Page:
May I suggest at this point that the closest thing to a pastor for most young Australians is their local club coach. The closest thing to a church, or refuge from life’s ills, for most Australians, is not the church, but rather their local sports club.
Sport is influential at so many levels.
In 2004 the Australian Bureau of Statistics reported that 6.4 million Australians, or near on 30% of all Australians are involved in weekly organised sports, with a caveat, stating, “Most twice weekly”! In contrast, in recent Australian Church Life Surveys rate regular church attendance (once monthly) at 7-8%. A stark contrast!
So where do Australian do life? Most likely in a sports club; at the gym or on the track.
In fact, if every sports club in Australia had a chaplain the Gospel would reach around 75% of all Australians.
Strategically this is significant. No other demographic has the power to reach people like sport.
For if we, as God’s people are to genuinely influence our generation, here in Australia, we must be prepared to change. Change our approach. Change our perspective. And respond to the need.
As one State Sports Administrator said recently (Who is not a Christian), “It makes real sense that Christianity can be seen around our clubs. After all that’s what it’s about isn’t it?” further stating, “Maybe they can even run a meeting at the club?”
When I was a lad growing up in church I heard the message that God wasn’t interested in sport. Now, as a man, I have discovered that actually the opposite is true. God is vitally interested in sport. Because where people are God is interested.
My challenge to us here today is to pray and act.
- Pray for workers in the harvest field – become a pastor/shepherd to our community.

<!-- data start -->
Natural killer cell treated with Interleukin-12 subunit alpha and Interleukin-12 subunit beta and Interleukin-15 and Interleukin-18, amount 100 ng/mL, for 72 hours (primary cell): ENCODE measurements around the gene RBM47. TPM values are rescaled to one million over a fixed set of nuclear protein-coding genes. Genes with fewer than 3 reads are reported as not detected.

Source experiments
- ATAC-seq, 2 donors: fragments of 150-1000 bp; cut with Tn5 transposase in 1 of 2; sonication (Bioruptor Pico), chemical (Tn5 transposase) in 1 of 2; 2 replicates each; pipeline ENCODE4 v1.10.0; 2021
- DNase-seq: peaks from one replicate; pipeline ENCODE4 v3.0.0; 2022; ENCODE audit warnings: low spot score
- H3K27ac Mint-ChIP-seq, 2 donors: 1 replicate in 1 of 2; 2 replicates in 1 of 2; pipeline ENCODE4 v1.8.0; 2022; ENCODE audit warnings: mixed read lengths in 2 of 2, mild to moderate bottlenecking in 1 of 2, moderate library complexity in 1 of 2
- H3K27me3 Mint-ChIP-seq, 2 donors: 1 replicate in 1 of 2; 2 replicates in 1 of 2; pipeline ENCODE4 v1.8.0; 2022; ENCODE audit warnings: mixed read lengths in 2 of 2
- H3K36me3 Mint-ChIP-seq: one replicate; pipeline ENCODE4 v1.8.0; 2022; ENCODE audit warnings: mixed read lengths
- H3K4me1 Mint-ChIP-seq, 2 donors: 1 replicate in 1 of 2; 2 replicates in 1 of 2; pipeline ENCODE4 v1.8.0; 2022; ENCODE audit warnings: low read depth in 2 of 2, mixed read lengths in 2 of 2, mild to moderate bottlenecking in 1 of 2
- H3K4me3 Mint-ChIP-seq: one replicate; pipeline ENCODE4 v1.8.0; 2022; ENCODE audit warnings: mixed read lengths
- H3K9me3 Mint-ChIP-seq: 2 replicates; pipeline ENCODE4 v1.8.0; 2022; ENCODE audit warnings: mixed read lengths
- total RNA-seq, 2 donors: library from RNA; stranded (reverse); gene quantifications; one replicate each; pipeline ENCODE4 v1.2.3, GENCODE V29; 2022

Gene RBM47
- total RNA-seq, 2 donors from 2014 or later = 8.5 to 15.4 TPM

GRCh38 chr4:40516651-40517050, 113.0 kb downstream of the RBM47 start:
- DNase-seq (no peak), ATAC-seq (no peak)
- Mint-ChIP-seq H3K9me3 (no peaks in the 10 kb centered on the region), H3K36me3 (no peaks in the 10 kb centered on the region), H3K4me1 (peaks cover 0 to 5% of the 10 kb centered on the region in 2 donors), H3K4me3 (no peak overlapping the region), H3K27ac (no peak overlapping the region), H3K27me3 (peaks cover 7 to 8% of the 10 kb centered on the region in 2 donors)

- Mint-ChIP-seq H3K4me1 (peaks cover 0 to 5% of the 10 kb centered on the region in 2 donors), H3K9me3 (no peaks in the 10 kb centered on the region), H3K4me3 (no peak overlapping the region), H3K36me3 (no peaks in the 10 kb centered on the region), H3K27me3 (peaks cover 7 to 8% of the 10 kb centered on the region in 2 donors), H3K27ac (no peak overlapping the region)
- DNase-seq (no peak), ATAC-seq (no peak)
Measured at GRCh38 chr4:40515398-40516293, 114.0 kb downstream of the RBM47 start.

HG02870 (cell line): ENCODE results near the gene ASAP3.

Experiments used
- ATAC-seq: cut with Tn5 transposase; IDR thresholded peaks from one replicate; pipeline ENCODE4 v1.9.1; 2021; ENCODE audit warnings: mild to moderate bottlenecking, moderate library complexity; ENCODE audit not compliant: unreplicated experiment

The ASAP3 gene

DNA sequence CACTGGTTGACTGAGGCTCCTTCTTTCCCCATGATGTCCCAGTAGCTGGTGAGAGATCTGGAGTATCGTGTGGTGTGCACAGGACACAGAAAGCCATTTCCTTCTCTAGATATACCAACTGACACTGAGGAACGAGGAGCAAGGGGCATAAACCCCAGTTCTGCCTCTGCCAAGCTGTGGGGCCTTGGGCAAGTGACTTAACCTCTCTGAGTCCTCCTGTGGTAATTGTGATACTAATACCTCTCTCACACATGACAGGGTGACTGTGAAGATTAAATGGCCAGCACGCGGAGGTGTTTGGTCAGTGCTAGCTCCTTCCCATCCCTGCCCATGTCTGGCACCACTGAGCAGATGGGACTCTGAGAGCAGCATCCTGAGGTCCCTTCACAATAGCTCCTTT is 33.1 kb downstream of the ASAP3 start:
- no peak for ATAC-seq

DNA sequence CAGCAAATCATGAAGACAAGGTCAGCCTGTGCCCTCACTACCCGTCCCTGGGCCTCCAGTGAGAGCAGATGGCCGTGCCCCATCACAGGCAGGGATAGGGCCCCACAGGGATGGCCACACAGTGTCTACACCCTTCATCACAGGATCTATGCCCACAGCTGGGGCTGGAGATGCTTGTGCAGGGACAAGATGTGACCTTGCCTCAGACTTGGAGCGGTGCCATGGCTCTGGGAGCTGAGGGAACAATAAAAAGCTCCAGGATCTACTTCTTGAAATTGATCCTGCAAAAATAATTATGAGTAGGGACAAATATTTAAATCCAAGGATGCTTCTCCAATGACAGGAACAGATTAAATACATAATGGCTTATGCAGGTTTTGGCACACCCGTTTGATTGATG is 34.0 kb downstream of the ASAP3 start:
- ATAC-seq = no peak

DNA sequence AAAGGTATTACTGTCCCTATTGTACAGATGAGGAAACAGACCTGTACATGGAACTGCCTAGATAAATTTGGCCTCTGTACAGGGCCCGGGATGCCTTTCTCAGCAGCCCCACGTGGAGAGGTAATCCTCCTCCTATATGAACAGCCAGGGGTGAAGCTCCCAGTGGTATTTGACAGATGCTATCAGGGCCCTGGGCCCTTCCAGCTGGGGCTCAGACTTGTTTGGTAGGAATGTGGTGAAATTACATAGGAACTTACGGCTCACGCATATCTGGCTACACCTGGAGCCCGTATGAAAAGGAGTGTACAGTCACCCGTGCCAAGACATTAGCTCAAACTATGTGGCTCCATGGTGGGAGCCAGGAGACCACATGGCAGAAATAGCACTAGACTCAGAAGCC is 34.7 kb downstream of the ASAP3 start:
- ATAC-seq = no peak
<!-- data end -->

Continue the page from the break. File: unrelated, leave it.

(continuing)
- To those with gifts in business, government and leadership to strategically empower this God-given opportunity
- To church leadership to release their pastoral staff and lay leaders as models to serve in their community at least 1 day a week
My prayer, as God’s people, His church, that we may truly become influential. Influencing those who are influential, and influencing the uninfluenced: the 93% of Australians who have never experienced Christ’s remarkable love for their lives – and yet desperate for someone to help them when life goes pear-shaped.
So, the ‘Pastorhood of all Believers’? Are we all called to be shepherds in our community? I deeply think so. I hope that we might respond like Peter in John 21 when Christ challenged him to “Follow my example!”
What was that example? “Feed my sheep.” “Tend my lambs.” “Care for my flock.” Who was the flock? Christ showed us it was his community (Mar 6).
As Aussies we have a divine opportunity to respond to the need in our nation and dream in our hearts by being bold, courageous and innovative.
May I conclude with a quote from Emerson, “Do not go where the path may lead, instead go where there is no path… and leave a trail.”
Cameron Butler is the Chaplain of the Melbourne Football Club in the AFL and National Director of Sports Chaplaincy Australia the leading recognised body providing chaplains to high-performance, development and local sports throughout Australia. He serves as the Australian representative on the International Sports Coalition Serving The People of Sport Council and has been an ordained minister since 1992.